Like the... erm... *coughs*... wise doctor I am, I asked the husband to get some things for his wife.

After he left, I turned to the wife. It took a few moments before what I expected to happen happened. Even when it did, I felt a little chill but I kept my composure.

The "unconscious" wife opened her eyes and grinned.

I remained as cool as cucumber. Then she quickly told her story.

Her husband had hit her. It had never happened before and she didn't want it to happen again, and the only way she could think of stopping the beating was to "collapse". She wanted her husband to be remorseful and not beat her anymore, she begged me to use my... erm... *coughs*... wisdom to ensure this. Let me stop there.

I read about the second case in a popular online gossip magazine and I realised it was the same patient I had certified dead sometime back.
She was a beautiful girl in her twenties brought in by a police man, her boyfriend had reported that she slumped after complaining of abdominal pains. I saw her in the vehicle, she was already dead. Curious to note, there were bruises around her neck and face.

Heard the boyfriend was arrested. Draw your own conclusions.

Image courtesy

Friday, March 29, 2013


I call it the immortality complex.

That daring inside most of us in the face of common sense that says though it happens to others it can't happen to me.

Sometimes, it is not that we want to be daredevils, sometimes, it is just a feeling of helplessness or frustration that brings out that "immortality complex".

Examples include a diabetic with a very high blood sugar saying "I'm okay, I feel great, nothing can happen to me if I take this highly sugary drink" - then it happens.
Or a person with a very high blood pressure that refuses to take any drugs because he feels "just fine" - until it happens.

Or in this instance between Ronald and Stanley(not real names):

Ronald is a known asthmatic, he goes visiting Stanley and they share some alcohol together. But Ronald is not satisfied - he brings out his cigarette, " I have to take a puff" he says to Stanley.

Stanley pleads with Ronald not to smoke, at least they'd had some alcohol, that should be enough. Ronald doesn't heed Stanley's advice, he goes on to bring out his cigarette and lights it.
He only takes some drags.
Then it happened...

Ronald suddenly couldn't breathe.
He had developed a sudden asthmatic attack precipitated by the cigarette smoke - Ronald fumbled for his inhaler - there was no improvement.

Stanley frantically got his car and rushed Ronald to the hospital.
By this time, Ronald was already gasping.
In the confusion that ensued, Ronald hit his head and cut it while Stanley was struggling through traffic.
They eventually got to the hospital with Ronald gasping and covered in his own blood.

He died a few minutes later.

Stanley was now confronted with the unpleasant task of calling Ronald's relatives and finding a way to inform them that Ronald who came to visit him would never be returning home.

Monday, March 18, 2013


What better way to come back from a long writing hiatus than with a controversial post. I have a little story.

Once upon a time:

A female doctor would walk into the hospital looking all fresh, a faint waft of her perfume filling the hospital corridor with a heavenly fragrance. Her make up, classy but not flamboyant. Her hair neatly packed in place, not a strand astray. Her white coat flawless and glimmering like it was washed in Cinderella world; her shoes going "koi koi" as she walked along the hospital corridor with every one gazing at her in admiration - she had a smile for them too - that was then.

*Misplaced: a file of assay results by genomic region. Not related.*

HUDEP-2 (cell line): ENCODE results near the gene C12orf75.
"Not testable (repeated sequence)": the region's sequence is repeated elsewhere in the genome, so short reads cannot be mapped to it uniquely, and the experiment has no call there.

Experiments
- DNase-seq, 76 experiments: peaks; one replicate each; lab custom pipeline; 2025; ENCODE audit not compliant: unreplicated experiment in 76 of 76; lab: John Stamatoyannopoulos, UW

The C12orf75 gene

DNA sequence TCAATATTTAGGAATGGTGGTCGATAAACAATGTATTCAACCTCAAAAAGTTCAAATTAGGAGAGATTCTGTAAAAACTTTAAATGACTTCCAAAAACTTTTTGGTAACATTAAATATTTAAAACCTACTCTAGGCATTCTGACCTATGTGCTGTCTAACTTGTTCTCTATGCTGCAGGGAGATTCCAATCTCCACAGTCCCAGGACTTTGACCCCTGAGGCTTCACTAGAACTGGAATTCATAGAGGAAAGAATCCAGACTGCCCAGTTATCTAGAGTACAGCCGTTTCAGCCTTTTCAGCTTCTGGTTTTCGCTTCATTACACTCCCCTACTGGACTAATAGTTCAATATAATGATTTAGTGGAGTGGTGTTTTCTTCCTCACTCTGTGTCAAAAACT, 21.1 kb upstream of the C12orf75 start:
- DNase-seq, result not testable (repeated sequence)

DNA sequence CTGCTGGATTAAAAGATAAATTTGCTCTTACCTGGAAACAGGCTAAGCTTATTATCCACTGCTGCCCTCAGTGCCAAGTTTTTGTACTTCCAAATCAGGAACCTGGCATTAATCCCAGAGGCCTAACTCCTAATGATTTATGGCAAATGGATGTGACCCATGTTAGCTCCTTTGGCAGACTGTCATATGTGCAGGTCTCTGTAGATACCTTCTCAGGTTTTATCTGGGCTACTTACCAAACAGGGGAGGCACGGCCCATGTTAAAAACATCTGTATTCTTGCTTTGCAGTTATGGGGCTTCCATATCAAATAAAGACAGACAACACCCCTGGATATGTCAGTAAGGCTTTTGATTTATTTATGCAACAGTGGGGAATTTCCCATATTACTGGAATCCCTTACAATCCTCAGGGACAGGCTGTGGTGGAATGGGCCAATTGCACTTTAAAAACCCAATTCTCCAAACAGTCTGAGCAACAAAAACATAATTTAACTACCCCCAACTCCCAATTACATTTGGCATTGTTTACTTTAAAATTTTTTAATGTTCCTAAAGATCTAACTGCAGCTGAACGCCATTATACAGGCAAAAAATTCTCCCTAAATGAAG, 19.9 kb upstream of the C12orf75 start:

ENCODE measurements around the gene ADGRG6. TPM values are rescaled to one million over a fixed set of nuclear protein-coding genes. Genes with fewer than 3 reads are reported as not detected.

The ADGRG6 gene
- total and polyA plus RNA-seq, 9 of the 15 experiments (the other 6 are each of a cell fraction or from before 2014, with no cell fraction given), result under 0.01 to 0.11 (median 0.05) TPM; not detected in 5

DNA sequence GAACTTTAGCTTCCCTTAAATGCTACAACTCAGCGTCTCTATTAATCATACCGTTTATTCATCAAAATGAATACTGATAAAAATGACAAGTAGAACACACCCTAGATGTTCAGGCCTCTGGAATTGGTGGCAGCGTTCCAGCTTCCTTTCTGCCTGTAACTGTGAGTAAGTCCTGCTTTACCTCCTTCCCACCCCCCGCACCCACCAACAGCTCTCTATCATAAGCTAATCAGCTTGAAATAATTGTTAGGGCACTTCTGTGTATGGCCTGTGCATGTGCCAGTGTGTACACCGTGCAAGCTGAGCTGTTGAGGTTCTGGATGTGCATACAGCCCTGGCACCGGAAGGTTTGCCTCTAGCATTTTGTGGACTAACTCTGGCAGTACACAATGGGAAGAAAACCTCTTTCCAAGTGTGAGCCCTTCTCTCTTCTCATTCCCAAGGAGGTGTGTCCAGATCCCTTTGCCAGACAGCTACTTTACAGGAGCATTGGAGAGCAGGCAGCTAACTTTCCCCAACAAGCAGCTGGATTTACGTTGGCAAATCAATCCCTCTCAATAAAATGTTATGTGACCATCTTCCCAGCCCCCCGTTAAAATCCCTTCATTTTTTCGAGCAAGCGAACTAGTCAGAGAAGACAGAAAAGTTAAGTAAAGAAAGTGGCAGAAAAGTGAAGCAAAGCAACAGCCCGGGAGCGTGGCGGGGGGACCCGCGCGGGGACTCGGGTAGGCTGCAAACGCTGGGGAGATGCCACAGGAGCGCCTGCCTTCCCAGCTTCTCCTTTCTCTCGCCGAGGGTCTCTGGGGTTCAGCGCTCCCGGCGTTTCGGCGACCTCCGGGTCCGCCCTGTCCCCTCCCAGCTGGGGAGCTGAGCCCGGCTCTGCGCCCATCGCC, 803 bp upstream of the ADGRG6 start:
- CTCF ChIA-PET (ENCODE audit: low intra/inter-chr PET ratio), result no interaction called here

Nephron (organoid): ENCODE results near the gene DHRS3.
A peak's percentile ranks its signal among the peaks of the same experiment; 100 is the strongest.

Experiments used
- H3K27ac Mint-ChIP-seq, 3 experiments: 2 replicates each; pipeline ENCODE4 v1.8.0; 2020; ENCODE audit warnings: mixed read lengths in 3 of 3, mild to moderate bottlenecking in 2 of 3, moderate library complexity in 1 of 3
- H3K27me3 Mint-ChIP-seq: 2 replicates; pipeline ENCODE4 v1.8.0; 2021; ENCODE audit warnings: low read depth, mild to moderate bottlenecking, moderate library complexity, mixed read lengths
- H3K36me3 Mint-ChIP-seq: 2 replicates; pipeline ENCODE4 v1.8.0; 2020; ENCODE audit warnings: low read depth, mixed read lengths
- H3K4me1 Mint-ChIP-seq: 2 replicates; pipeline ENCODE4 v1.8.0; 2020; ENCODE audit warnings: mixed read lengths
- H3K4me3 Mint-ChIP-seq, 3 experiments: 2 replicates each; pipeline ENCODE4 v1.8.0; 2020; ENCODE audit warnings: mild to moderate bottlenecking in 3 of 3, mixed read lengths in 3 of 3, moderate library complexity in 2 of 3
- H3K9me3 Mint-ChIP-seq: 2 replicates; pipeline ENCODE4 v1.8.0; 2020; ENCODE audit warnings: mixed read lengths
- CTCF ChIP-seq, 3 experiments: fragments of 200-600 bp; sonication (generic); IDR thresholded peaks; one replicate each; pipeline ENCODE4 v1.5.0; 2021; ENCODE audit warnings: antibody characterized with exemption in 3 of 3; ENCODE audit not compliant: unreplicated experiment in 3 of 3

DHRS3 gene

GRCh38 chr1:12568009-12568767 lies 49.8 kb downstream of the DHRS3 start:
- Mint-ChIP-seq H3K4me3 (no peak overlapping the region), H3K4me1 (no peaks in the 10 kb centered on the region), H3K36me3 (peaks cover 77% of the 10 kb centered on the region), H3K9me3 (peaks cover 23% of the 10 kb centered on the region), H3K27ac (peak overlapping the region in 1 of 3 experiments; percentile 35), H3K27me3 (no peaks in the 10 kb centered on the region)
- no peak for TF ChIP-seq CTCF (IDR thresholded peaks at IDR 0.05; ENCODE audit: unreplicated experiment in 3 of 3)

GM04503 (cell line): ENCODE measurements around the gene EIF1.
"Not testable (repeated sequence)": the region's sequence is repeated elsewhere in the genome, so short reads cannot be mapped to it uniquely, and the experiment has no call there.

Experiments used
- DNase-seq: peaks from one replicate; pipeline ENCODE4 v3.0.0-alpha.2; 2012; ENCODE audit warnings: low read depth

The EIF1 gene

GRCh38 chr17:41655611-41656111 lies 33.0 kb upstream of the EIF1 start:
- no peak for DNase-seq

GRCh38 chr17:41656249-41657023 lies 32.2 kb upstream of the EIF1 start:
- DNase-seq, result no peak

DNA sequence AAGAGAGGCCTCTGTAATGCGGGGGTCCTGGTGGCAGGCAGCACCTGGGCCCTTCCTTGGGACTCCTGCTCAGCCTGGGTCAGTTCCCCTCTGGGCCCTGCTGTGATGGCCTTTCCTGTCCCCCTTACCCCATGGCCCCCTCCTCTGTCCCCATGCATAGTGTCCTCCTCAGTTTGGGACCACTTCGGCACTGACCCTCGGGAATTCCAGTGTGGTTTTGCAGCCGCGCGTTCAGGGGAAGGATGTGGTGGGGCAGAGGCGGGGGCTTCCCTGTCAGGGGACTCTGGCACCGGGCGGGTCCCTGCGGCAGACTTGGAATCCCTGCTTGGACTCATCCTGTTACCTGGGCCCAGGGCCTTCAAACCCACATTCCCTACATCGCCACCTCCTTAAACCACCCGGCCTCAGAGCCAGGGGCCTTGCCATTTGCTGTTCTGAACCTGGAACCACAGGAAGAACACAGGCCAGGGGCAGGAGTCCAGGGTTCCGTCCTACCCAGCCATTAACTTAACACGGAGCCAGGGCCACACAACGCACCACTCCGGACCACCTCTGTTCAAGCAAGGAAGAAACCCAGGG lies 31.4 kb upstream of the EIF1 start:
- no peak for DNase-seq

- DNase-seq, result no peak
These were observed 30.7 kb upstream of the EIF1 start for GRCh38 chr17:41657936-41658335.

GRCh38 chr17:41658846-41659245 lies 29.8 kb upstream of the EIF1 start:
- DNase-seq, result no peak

The picture I see now:
A harried mother of two rushes into the hospital, her shopping bag in one hand, her stethoscope in another; her hair - flying in all directions of the compass, her white coat - Did I say white? No, I meant her cream coat, hanging loosely on her body. Don't bother to look at her shoes because she just grabbed whatever was closest to her feet while rushing to work. She has no smile for you and doesn't really care if you admire her or not.

What happened?
Are they no longer fashion conscious?
Is medicine no longer exciting?
Are their responsibilities too much these days?
Are they no longer well paid?
Is there no more time?
Am I just being biased?

Finally, if you work in the health sector, has anybody walked up to you and said to you, " Hey, I admire that female doctor"?

While I hide under a bomb shelter, do you agree with me?

Image: Elite model

Thursday, January 17, 2013


It was a day for lumps.

The first patient was a 50 year old woman, she'd had a swelling close to her armpit for about two years and didn't bother about it because, as she checked, it wasn't in the "breast", so there was nothing to worry about.

Until she started having pains and weakness on the right side of her body - then she came to the hospital (two years after seeing the lump).

I examined her.

I could understand why she thought the lump was not in her breast, it was in the upper outer and lateral border of her chest ( breast) - it was a breast lump, and from what I felt, it was likely to be a malignant tumor .

"I think it's a tumor," she said. I didn't know how to reply, my initial silence betrayed me.

Patient two was a younger lady who heard/ knew about a person with a breast lump, so she set out to look for her own lump - and she found it , nestled in the mid upper portion of her right breast. Hers was just about 7 days old, it wasn't likely to be cancerous from the features.

Moral of the story: Breast self examination could save your life, and if you are not sure of what you're feeling, see a professional. Have you done yours?


DAY 2: How Will I know I have Pelvic Inflammatory Disease?

Why all this fuss about PID? What is the big deal about it? It is important because it can lead to infertility or damage to a woman'...